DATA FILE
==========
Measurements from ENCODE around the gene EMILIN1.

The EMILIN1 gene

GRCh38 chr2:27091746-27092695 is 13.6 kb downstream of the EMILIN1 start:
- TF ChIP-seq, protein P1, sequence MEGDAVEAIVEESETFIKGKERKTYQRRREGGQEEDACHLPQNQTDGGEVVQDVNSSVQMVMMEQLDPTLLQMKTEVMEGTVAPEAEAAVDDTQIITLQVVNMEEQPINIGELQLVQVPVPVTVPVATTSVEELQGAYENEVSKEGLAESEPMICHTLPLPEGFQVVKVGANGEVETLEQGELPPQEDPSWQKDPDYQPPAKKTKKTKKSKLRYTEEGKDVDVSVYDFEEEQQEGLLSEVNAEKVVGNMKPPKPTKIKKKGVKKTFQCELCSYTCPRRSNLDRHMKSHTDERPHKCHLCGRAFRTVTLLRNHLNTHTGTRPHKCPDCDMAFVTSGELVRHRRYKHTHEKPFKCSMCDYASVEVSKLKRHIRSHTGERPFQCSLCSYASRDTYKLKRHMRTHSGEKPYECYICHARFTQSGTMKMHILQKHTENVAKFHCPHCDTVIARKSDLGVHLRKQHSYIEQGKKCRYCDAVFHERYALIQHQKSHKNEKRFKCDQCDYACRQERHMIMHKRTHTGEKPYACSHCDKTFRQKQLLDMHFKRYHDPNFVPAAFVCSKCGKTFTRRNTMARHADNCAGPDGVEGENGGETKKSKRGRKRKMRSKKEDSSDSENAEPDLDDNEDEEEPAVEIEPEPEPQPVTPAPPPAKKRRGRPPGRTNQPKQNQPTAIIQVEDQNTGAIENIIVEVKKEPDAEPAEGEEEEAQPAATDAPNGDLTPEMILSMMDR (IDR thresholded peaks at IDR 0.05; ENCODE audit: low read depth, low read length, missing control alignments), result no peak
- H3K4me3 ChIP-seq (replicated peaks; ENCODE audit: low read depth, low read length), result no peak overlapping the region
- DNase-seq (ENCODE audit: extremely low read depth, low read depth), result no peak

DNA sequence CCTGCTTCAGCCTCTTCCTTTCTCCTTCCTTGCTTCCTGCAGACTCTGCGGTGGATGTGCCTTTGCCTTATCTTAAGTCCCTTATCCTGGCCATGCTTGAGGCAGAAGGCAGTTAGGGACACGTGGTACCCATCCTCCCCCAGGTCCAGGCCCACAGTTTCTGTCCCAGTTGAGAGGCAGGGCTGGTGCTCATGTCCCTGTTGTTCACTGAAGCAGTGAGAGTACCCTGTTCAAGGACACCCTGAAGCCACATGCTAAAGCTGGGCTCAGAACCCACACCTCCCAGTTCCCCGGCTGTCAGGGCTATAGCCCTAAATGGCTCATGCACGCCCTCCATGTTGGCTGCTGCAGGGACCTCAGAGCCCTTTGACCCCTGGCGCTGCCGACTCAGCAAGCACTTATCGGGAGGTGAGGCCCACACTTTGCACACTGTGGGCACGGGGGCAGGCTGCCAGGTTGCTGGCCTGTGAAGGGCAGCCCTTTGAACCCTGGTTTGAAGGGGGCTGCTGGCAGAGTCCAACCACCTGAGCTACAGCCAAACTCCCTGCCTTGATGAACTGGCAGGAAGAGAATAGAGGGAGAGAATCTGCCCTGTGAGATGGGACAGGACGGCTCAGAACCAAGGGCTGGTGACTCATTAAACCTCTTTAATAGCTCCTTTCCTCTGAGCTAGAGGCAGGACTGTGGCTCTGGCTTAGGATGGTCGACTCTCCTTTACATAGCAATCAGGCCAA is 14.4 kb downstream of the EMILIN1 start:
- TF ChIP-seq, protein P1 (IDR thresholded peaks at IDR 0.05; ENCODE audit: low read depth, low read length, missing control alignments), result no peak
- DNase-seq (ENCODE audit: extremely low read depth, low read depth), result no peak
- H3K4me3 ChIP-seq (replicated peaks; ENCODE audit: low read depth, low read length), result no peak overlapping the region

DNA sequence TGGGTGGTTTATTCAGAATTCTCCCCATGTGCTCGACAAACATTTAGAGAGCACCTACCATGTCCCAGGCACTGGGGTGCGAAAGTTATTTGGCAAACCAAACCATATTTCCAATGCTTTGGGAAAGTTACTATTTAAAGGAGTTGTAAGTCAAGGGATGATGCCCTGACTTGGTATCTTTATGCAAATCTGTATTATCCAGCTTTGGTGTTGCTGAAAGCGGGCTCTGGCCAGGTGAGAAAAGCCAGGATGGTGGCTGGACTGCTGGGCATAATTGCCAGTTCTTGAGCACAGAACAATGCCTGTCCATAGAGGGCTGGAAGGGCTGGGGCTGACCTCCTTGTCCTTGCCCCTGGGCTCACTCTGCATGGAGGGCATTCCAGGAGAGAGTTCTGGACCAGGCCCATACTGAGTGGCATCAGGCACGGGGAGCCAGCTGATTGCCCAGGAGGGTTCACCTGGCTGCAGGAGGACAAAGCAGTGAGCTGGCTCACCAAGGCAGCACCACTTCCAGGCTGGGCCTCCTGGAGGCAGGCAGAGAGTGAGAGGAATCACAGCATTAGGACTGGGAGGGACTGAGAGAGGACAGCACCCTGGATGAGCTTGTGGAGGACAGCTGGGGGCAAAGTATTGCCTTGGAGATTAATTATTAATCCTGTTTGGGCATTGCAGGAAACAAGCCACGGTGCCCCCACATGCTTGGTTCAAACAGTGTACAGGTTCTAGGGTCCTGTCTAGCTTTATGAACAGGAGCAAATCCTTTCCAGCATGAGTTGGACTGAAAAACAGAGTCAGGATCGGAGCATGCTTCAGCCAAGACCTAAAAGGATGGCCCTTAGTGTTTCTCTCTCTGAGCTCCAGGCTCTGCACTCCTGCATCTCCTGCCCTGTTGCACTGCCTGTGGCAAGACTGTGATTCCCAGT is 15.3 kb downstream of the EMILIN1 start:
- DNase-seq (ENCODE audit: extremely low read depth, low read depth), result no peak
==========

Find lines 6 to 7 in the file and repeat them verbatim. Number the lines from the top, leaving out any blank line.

- DNase-seq (ENCODE audit: extremely low read depth, low read depth), result no peak

DNA sequence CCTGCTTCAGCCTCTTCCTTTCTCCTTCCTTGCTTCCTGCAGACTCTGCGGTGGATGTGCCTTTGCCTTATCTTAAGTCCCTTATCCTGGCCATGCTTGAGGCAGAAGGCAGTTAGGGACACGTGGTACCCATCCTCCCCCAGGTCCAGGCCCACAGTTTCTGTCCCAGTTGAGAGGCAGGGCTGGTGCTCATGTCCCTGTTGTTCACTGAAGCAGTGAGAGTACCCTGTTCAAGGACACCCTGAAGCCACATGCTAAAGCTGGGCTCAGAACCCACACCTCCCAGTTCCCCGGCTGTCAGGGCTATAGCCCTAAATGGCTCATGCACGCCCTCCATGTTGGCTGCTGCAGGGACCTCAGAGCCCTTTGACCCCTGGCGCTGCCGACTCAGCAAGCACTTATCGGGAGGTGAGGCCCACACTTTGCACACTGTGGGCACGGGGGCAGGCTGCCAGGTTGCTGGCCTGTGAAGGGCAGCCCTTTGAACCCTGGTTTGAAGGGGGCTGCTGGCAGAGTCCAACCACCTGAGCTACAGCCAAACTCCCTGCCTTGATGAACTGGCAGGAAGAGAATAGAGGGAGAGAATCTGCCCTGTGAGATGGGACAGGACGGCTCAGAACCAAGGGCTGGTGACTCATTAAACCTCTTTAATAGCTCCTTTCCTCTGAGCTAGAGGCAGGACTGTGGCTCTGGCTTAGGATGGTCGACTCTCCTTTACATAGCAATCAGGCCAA is 14.4 kb downstream of the EMILIN1 start: